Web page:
Spinning is a major part of the textile industry. It is part of the textile manufacturing process where three types of fibre are converted into yarn. The processes to make yarn short-staple yarn (typically spun from fibres from 0.75 to 2.0") are blending, opening, carding, pin-drafting, roving, spinning, and—if desired—plying and dyeing. In long staple spinning, the process may start with stretch-break of tow, a continuous "rope" of synthetic fibre. In open-end and air-jet spinning, the roving operation is eliminated. The spinning frame winds yarn a bobbin. Generally, after this step the yarn is wound to a cone for knitting or weaving.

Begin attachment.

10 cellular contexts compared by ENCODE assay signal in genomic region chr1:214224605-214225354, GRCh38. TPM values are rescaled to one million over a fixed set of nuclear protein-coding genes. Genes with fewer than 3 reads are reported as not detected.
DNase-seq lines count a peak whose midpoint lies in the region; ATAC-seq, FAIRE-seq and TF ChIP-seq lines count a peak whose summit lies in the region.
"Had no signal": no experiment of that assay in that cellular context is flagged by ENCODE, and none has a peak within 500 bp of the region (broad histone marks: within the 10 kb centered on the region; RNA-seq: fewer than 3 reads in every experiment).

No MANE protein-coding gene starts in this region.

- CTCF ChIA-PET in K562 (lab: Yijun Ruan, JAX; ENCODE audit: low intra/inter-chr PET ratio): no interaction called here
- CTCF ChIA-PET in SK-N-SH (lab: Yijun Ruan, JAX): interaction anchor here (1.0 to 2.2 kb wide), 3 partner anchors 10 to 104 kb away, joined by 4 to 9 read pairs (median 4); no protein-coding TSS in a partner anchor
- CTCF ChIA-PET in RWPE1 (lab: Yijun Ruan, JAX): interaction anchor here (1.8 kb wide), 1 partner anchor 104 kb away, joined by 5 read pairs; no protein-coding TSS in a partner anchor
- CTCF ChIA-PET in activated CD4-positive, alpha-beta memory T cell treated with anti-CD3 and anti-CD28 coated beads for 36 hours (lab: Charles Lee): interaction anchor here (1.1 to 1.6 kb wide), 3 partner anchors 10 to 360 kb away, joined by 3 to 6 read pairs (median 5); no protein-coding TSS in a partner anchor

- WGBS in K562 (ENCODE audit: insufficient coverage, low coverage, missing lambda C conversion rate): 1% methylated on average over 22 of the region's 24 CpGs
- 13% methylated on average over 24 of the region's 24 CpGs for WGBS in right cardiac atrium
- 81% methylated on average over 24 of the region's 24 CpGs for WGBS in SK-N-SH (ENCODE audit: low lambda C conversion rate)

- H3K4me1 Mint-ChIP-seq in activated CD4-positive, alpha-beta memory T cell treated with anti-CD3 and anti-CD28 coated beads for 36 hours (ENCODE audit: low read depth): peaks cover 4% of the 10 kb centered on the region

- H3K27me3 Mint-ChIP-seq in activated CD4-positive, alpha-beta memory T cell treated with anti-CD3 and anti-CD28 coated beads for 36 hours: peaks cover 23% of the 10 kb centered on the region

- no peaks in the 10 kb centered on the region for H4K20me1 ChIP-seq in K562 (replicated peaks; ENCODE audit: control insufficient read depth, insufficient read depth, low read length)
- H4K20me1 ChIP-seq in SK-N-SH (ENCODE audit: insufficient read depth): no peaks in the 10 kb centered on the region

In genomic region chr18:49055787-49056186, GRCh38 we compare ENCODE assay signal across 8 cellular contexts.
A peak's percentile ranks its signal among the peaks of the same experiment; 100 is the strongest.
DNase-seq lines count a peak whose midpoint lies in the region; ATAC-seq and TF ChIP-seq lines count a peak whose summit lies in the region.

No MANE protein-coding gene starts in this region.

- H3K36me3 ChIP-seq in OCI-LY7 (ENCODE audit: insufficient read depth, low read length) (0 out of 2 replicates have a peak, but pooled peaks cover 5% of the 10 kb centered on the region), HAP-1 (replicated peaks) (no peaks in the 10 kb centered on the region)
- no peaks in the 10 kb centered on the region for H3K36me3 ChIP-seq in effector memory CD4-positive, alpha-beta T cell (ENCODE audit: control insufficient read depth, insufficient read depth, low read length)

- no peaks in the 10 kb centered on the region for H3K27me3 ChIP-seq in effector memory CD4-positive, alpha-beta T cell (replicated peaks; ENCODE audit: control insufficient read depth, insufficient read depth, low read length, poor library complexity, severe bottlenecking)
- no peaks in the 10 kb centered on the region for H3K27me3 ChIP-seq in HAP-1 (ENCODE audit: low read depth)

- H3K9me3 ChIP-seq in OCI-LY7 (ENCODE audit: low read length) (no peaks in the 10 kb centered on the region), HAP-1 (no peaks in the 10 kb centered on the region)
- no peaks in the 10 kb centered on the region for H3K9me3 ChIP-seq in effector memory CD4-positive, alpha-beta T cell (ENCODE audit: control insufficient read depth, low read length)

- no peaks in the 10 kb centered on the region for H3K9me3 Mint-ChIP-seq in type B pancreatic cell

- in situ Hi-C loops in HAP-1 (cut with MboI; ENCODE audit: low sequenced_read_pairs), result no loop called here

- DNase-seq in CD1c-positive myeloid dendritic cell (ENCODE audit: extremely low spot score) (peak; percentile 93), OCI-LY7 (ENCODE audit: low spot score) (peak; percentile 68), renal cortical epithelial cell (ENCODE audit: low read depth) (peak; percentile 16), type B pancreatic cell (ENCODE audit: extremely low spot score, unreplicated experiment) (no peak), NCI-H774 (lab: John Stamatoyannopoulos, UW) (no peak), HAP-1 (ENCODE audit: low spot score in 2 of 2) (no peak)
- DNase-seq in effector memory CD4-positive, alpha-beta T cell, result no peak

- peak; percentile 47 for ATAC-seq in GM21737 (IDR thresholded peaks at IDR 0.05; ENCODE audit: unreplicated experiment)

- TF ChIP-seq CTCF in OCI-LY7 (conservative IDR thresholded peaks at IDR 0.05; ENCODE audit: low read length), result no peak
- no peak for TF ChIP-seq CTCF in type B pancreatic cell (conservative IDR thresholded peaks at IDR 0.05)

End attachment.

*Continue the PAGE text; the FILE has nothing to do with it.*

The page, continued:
Ring-spinning is the most common spinning method in the world. Other systems include air-jet and open-end spinning. Open-end spinning is done using break or open-end spinning. This is a technique where the staple fibre is blown by air into a rotor and attaches to the tail of formed yarn that is continually being drawn out of the chamber. Other methods of break spinning use needles and electrostatic forces